It wasn’t the first time he’d invited her. They had gone to college together at Bard, and had kept in touch over the past seven or eight years through emails, phone calls, and the occasional visit. Communication between them was sporadic and due mostly to his efforts. Ava considered them to be casual acquaintances. He’d come to Chicago several times on business and had looked her up. Each time he’d asked her to spend some time in Tennessee, she’d laughed. She had made the mistake of telling him that she wanted to be a novelist—he had a manner that invited confidences—and he insisted that his sleepy little hometown would be the perfect place for her to write her first novel. He didn’t seem to understand that, unlike him, she had to work for a living. She had school loans to pay and a job in a prestigious Chicago ad agency that it had taken her some time and effort to land.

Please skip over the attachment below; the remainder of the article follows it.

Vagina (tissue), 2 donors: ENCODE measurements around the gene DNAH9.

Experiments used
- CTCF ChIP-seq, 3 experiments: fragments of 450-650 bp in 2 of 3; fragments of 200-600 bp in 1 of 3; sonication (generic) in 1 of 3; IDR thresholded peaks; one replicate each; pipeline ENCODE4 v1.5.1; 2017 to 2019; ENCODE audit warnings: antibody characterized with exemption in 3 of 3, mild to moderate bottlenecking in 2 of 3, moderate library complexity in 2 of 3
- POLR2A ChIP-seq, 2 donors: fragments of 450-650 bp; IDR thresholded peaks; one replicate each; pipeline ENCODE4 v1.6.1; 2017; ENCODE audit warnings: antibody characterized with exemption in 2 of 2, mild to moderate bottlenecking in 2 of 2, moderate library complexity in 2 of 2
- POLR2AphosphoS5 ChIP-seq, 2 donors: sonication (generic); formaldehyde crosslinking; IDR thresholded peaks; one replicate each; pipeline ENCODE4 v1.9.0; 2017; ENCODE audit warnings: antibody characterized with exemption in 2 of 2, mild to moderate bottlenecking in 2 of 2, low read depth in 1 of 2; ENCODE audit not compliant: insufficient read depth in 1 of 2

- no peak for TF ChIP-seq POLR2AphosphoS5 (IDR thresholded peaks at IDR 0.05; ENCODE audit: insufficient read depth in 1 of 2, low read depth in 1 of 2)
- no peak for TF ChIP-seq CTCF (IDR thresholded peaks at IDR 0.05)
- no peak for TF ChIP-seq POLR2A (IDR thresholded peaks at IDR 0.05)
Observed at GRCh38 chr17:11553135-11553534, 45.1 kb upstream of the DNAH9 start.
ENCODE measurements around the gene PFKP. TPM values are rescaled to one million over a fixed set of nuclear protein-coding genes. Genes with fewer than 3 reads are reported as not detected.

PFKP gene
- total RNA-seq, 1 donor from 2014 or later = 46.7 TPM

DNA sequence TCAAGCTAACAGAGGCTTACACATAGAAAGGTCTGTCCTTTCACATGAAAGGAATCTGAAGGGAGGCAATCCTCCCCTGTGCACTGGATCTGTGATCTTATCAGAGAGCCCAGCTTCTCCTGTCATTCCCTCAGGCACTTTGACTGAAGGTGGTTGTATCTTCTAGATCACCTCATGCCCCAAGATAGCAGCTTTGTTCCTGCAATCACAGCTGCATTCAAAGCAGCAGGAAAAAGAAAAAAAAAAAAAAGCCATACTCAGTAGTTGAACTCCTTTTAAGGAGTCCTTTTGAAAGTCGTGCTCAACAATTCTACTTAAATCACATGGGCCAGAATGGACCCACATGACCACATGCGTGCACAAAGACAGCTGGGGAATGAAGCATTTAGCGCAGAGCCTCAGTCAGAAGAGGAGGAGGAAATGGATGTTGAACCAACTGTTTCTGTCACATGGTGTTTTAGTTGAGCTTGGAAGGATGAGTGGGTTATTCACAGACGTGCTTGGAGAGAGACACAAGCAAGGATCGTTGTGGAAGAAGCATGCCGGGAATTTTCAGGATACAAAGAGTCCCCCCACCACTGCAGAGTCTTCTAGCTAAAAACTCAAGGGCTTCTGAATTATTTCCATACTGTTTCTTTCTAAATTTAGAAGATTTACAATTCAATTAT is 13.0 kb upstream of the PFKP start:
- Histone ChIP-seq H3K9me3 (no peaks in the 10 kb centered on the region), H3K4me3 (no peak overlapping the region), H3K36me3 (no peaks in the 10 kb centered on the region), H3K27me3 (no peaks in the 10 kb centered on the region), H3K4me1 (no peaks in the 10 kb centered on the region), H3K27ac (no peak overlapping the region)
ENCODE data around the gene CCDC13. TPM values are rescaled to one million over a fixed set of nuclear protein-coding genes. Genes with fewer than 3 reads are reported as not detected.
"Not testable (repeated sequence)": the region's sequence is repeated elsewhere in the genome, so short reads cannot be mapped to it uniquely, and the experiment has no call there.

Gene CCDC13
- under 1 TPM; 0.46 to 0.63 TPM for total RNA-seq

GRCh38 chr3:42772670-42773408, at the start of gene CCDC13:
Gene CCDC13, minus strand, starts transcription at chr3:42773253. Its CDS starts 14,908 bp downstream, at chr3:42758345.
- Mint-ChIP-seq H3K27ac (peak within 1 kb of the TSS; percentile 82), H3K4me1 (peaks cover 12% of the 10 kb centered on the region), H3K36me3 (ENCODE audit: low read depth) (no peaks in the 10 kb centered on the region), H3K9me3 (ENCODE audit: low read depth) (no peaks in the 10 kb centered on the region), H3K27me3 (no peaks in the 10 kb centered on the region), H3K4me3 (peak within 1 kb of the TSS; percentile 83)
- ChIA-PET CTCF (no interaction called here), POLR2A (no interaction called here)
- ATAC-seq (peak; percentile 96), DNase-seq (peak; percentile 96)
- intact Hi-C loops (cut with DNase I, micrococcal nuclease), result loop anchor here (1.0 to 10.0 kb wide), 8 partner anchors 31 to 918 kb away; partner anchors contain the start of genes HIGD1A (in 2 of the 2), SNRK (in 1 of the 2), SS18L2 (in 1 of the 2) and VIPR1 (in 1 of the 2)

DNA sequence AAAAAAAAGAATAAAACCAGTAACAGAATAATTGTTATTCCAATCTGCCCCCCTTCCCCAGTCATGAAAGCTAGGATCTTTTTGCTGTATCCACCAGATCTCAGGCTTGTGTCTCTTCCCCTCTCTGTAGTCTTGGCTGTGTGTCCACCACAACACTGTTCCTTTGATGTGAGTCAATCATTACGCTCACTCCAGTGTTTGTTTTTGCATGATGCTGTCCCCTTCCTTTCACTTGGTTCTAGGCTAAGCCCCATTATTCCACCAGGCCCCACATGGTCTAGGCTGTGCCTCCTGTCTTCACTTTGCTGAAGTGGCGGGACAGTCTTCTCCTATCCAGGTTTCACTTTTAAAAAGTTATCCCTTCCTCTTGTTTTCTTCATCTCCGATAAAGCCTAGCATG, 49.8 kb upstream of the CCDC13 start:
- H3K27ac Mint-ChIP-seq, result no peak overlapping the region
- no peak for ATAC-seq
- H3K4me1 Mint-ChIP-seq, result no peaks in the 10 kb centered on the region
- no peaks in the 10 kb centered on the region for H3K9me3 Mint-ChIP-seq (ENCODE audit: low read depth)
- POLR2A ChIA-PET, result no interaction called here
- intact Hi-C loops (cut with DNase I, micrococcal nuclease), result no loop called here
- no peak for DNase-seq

But this time when he called, things were different. Her life was undergoing a series of cataclysmic upheavals. In less than six months her estranged mother had died of a brain aneurysm, her career had stalled, her affair with her boss, Jacob, had wound down to its inevitable conclusion, and most disturbing of all, she had received a condolence letter out of the blue from a man purporting to be her father. Coming one on top of the other, these events had left her shaken, confused, and understandably depressed.
Sunk in a dense fog, she hadn’t had the strength to pretend that things were fine when Will called.
“Are you all right?” he asked her.
“I’ve been better,” she said truthfully.